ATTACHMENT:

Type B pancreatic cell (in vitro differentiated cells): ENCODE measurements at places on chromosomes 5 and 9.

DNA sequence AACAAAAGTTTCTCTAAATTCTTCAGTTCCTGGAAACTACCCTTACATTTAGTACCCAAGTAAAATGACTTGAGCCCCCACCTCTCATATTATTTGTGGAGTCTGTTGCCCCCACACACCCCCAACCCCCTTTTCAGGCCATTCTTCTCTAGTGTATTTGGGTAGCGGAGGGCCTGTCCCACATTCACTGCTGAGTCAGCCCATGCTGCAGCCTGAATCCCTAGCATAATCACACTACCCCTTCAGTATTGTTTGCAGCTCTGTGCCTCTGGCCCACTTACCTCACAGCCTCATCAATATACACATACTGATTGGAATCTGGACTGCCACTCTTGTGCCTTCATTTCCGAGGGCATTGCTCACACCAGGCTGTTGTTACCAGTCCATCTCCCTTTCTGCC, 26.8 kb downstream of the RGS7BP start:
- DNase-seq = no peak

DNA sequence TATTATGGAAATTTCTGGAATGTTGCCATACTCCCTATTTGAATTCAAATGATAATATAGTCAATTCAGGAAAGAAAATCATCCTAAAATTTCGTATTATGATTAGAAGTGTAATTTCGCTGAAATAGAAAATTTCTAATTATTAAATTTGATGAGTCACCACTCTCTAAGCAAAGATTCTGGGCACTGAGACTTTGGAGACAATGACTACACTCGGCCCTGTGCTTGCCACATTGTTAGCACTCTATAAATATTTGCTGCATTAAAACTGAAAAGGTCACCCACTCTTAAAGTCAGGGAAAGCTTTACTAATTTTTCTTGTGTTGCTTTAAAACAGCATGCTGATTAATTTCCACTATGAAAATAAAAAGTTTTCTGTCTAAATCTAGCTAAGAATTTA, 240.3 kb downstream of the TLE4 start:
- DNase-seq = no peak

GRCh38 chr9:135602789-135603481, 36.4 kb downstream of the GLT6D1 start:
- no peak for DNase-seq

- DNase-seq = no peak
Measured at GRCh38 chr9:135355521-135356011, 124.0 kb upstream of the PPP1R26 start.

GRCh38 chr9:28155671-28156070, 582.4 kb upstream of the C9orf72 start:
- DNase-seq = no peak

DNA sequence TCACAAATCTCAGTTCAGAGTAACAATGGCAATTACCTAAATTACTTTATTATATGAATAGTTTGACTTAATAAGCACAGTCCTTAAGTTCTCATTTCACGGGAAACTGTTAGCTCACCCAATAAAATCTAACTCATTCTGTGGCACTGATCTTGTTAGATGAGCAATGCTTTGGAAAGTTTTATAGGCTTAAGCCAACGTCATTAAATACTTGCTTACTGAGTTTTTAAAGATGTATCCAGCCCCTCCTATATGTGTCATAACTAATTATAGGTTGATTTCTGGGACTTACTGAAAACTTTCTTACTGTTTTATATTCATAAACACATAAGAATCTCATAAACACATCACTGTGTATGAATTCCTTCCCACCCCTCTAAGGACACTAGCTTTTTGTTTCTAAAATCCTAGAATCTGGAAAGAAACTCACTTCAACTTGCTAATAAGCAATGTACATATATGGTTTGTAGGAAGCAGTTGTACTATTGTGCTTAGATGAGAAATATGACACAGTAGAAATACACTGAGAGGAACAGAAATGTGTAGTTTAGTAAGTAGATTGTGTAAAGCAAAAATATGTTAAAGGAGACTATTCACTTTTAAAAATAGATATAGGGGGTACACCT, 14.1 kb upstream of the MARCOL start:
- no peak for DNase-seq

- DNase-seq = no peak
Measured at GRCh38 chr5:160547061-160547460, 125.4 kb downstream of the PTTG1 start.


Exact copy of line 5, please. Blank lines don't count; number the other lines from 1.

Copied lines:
- DNase-seq = no peak